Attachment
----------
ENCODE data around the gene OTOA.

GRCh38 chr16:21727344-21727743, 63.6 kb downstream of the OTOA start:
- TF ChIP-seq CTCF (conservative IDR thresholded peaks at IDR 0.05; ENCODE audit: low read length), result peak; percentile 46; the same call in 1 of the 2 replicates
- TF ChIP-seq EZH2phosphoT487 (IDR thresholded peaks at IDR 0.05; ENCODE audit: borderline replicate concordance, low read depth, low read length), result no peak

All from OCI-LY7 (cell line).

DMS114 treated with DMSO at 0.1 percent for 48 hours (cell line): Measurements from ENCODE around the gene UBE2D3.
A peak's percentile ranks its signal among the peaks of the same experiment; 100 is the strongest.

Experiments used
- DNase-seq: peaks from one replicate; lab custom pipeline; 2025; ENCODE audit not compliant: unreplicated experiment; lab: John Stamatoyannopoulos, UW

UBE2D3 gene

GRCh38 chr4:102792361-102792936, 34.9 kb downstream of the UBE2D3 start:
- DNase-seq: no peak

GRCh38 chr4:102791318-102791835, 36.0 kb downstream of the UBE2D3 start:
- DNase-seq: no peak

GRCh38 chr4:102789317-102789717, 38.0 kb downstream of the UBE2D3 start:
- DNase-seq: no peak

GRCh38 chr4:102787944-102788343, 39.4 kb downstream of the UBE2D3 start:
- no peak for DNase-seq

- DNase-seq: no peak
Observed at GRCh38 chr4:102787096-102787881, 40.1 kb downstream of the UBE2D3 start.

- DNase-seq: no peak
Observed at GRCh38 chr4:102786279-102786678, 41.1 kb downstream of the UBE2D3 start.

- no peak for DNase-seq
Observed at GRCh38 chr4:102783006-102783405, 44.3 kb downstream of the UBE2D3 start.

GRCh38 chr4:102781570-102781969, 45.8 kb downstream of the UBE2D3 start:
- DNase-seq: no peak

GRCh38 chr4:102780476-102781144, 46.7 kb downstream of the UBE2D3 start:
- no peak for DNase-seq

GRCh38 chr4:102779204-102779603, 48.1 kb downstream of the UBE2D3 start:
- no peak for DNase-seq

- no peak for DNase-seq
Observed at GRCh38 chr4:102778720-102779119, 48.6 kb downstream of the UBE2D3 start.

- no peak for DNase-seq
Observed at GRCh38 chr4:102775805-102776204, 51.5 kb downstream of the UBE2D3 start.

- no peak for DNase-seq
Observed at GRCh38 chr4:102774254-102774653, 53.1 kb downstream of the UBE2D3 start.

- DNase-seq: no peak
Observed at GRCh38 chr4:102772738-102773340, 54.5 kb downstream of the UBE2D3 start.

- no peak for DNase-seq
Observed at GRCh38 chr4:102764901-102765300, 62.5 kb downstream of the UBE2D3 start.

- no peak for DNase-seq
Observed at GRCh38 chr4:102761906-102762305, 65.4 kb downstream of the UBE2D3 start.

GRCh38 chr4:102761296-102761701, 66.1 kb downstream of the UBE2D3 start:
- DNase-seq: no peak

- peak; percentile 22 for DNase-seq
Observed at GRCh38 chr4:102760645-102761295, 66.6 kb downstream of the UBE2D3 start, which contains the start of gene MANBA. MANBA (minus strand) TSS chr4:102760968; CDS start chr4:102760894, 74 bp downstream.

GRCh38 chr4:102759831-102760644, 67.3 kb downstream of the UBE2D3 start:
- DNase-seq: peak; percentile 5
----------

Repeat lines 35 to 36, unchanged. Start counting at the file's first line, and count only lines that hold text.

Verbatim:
- no peak for DNase-seq
Observed at GRCh38 chr4:102774254-102774653, 53.1 kb downstream of the UBE2D3 start.